Wauwatosa pursues bike sharing stations
Local system could include 15 sites and more than 100 bikes
Midwest BikeShare hopes to install 11 stations providing a total of 110 bikes in Wauwatosa in the next couple years, enough for a fully functional bike sharing system, said Development Director Paulette Enders.
The 11 stations would be in addition to three stations serving the Milwaukee Regional Medical Center that the Department of Transportation is considering installing, using traffic mitigation funding as part of the Zoo Interchange Project; and a fourth DOT station at State Fair Park, Enders said in last week's meeting of the Budget and Finance Committee.
The Wauwatosa stations would be part of a larger metropolitan Milwaukee system that could include 200 stations and thousands of bicycles, said Kevin Hardman, launch director for Midwest BikeShare. So far, one station has been installed at Discovery World on the lakefront, which Hardman called a demonstration station.
In addition to the medical center, likely locations in Wauwatosa might include the Village, Hart Park, Hoyt Park, and up and down North Avenue, Hardman said. He said he hoped to open the system in Milwaukee next year, and have Wauwatosa ready to go in 2015.
Transportation is the thing
For Hardman, bike sharing is "not a bike thing" — it's a transportation thing. "It's to get you from point A to point B, those short trips."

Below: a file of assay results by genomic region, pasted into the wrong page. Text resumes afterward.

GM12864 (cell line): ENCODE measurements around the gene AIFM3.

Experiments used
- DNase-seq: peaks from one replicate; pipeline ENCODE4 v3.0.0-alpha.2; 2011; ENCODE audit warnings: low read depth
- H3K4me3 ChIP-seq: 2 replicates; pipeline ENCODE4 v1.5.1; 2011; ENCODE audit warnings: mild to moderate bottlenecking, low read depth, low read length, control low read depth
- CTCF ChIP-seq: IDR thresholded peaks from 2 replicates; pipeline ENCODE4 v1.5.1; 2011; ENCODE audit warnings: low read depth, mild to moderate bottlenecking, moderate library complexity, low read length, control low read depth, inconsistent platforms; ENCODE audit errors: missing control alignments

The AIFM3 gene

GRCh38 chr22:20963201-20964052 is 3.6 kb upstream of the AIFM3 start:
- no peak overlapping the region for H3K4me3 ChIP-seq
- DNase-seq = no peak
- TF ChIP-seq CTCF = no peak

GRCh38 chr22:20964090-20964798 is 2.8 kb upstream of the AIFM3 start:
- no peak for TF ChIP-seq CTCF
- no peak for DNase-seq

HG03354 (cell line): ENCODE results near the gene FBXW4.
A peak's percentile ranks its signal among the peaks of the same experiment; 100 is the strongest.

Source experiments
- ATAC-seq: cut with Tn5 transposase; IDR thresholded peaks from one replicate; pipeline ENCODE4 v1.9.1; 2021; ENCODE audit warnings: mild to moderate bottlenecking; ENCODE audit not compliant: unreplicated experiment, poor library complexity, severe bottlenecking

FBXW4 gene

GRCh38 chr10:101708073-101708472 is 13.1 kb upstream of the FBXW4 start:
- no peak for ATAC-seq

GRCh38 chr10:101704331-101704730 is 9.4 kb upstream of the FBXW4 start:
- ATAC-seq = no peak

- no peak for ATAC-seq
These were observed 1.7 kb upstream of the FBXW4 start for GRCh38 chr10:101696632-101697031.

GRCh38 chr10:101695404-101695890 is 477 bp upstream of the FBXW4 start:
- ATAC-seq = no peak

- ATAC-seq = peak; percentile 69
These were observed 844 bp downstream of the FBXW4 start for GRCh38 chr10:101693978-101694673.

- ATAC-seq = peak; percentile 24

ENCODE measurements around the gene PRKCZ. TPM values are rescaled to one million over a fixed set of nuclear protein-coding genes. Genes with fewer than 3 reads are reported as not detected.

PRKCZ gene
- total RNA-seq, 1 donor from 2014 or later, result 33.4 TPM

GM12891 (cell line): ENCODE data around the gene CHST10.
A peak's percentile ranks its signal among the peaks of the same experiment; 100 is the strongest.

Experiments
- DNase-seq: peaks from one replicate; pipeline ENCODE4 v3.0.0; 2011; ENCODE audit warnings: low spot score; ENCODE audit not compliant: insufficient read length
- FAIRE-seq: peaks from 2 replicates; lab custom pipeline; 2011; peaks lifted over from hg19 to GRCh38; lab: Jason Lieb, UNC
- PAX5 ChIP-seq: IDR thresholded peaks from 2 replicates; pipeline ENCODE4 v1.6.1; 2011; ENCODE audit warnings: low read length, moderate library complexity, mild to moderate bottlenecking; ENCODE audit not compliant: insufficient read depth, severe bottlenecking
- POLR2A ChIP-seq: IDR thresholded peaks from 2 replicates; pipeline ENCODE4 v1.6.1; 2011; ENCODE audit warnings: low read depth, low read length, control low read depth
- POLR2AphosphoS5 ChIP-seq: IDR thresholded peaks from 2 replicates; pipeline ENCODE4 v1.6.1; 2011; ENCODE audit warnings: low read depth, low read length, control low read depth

Stations "need to be at very good origination points, where people live and work," he said, "and you need to be at very good destinations. And bike sharing is no different than any other transportation — you want to connect where people want to be."
A regular user would buy an annual pass, which would cost about $65. The annual pass gives the user an unlimited number of bikes and unlimited trips for up to a half-hour. After a half-hour, a slight usage charge would kick in, and the charging would continue until the bike is returned to a station.
"The reason for that is we want to incentivize users to return the bikes so that someone else can use it," he said.
The system isn't designed for hours-long bike rides. "You wouldn't want to just lock it to a tree and just leave it there while you're at a concert, because you will be charged for that."
For that reason, density is important. The system works best for a user if they can ride the bike from one station to another, and check it in again.
What about the cost?
To fund the local stations, the city has submitted a preliminary application to the Department of Transportation for a federal grant worth $500,000, with a city match of 20 percent, or $100,000 of the total. If Wauwatosa's application is successful, funding would not be awarded until spring.
Hardman and Enders both said it was possible that corporate donors — especially those who want a station near their site — would make donations that might cover the city's $100,000 outlay. Hardman said he was already at work on it.
Regardless, Alderman Brian Ewerdt said at the Budget and Finance Committee meeting that those dollar amounts seemed a lot to pay for the number of bikes and racks.
Hardman explained that the bikes are heavy duty models, and high technology underpins the system. He compared it to a Redbox DVD rental system, where you can check a title out at one station and return it to another, all of it "interconnected with wireless technology."
The bikes are "hardy, hardy pieces of equipment. They need special tools to take apart, and they're designed to take a lot of abuse," Hardman said.
All maintenance of the system and the bikes would be handled by BikeShare, and funded through user fees, he said. Winter storage would likewise be handled by BikeShare.
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